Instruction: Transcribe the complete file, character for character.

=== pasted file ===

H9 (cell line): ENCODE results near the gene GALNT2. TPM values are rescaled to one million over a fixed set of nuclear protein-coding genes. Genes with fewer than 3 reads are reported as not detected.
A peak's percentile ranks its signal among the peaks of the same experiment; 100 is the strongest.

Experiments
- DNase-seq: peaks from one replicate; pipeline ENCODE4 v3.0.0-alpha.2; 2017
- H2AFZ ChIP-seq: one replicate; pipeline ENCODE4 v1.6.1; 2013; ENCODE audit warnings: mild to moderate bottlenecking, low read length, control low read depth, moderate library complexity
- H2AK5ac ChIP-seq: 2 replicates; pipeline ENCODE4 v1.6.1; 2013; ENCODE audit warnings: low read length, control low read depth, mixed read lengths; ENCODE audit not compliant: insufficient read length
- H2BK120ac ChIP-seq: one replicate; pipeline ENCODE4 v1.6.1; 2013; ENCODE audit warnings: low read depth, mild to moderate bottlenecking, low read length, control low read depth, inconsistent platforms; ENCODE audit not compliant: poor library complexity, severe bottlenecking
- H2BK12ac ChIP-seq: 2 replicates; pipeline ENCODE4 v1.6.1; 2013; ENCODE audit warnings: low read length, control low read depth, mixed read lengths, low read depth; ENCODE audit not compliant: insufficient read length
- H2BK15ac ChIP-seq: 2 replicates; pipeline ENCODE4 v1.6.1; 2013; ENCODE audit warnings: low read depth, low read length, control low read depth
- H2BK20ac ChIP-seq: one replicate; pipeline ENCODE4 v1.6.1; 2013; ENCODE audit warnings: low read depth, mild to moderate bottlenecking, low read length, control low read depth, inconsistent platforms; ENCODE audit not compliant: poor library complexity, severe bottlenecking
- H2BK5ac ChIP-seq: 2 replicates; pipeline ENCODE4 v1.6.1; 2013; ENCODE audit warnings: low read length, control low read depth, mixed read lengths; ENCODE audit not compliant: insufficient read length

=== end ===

H9 (cell line): ENCODE results near the gene GALNT2. TPM values are rescaled to one million over a fixed set of nuclear protein-coding genes. Genes with fewer than 3 reads are reported as not detected.
A peak's percentile ranks its signal among the peaks of the same experiment; 100 is the strongest.

Experiments
- DNase-seq: peaks from one replicate; pipeline ENCODE4 v3.0.0-alpha.2; 2017
- H2AFZ ChIP-seq: one replicate; pipeline ENCODE4 v1.6.1; 2013; ENCODE audit warnings: mild to moderate bottlenecking, low read length, control low read depth, moderate library complexity
- H2AK5ac ChIP-seq: 2 replicates; pipeline ENCODE4 v1.6.1; 2013; ENCODE audit warnings: low read length, control low read depth, mixed read lengths; ENCODE audit not compliant: insufficient read length
- H2BK120ac ChIP-seq: one replicate; pipeline ENCODE4 v1.6.1; 2013; ENCODE audit warnings: low read depth, mild to moderate bottlenecking, low read length, control low read depth, inconsistent platforms; ENCODE audit not compliant: poor library complexity, severe bottlenecking
- H2BK12ac ChIP-seq: 2 replicates; pipeline ENCODE4 v1.6.1; 2013; ENCODE audit warnings: low read length, control low read depth, mixed read lengths, low read depth; ENCODE audit not compliant: insufficient read length
- H2BK15ac ChIP-seq: 2 replicates; pipeline ENCODE4 v1.6.1; 2013; ENCODE audit warnings: low read depth, low read length, control low read depth
- H2BK20ac ChIP-seq: one replicate; pipeline ENCODE4 v1.6.1; 2013; ENCODE audit warnings: low read depth, mild to moderate bottlenecking, low read length, control low read depth, inconsistent platforms; ENCODE audit not compliant: poor library complexity, severe bottlenecking
- H2BK5ac ChIP-seq: 2 replicates; pipeline ENCODE4 v1.6.1; 2013; ENCODE audit warnings: low read length, control low read depth, mixed read lengths; ENCODE audit not compliant: insufficient read length